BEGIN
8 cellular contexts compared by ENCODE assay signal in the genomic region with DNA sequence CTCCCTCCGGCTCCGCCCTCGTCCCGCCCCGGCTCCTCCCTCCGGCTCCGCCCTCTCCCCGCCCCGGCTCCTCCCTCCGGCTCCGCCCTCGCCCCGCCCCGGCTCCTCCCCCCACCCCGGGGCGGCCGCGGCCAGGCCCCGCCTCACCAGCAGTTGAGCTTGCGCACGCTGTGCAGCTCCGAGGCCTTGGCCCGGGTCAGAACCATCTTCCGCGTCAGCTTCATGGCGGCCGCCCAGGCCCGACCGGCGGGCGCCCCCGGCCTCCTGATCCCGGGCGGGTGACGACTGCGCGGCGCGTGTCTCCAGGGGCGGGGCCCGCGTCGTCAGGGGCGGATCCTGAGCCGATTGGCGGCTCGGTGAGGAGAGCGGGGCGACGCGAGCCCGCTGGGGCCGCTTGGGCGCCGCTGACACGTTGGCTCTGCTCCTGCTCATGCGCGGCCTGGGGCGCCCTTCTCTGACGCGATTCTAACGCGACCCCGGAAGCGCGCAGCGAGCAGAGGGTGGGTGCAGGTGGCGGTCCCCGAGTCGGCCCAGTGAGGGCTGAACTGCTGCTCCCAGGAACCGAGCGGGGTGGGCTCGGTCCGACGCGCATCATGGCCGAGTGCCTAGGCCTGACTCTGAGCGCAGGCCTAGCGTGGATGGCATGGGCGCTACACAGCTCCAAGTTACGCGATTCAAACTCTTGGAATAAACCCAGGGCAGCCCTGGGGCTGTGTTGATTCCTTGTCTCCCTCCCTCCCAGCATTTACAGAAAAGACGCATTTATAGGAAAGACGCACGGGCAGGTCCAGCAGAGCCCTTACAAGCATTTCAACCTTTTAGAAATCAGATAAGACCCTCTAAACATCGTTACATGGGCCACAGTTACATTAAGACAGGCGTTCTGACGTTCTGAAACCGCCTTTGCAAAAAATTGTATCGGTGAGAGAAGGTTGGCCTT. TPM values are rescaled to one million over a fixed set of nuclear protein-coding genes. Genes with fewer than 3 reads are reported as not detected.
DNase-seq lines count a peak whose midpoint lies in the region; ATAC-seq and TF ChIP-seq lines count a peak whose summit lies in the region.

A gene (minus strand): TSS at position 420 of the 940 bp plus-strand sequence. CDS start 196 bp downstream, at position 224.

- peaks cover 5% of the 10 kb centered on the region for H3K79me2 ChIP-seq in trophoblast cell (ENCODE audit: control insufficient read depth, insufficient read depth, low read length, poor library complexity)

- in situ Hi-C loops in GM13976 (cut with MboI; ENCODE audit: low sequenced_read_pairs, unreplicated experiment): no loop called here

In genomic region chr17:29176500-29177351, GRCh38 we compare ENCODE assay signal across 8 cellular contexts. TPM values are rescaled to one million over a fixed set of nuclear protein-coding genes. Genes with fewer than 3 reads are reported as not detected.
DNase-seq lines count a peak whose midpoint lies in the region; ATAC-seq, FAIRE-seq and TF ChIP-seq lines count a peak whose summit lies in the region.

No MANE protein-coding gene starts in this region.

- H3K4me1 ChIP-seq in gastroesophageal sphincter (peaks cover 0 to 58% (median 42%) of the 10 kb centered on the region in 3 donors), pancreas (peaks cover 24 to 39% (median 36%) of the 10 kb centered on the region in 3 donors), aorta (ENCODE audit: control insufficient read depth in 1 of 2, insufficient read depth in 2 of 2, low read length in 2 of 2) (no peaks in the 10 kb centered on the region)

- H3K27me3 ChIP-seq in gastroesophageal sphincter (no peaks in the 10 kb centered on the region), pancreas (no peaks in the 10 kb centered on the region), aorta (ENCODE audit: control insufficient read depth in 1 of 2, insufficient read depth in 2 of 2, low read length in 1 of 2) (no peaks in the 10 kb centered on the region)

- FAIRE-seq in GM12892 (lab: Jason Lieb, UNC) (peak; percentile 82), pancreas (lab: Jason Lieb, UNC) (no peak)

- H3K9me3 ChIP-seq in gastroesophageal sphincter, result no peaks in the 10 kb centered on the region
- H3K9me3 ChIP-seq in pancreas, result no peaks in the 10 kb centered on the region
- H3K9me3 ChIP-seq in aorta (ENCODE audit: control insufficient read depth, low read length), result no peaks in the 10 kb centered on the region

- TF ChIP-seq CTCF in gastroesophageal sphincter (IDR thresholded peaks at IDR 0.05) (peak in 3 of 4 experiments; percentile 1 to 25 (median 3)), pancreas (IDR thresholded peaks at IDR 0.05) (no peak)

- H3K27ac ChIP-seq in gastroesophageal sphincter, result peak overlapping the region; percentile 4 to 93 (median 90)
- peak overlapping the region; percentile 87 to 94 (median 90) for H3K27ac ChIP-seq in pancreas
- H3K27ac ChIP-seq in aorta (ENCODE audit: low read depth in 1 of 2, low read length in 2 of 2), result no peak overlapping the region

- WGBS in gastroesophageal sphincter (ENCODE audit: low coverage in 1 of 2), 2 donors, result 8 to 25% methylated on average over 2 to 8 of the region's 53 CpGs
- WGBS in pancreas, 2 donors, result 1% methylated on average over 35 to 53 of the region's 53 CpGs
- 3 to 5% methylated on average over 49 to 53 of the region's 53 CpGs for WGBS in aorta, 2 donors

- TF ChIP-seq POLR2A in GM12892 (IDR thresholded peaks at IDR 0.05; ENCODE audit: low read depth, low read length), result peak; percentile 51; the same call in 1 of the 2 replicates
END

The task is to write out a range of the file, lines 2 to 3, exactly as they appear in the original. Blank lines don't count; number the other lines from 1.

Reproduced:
DNase-seq lines count a peak whose midpoint lies in the region; ATAC-seq and TF ChIP-seq lines count a peak whose summit lies in the region.

A gene (minus strand): TSS at position 420 of the 940 bp plus-strand sequence. CDS start 196 bp downstream, at position 224.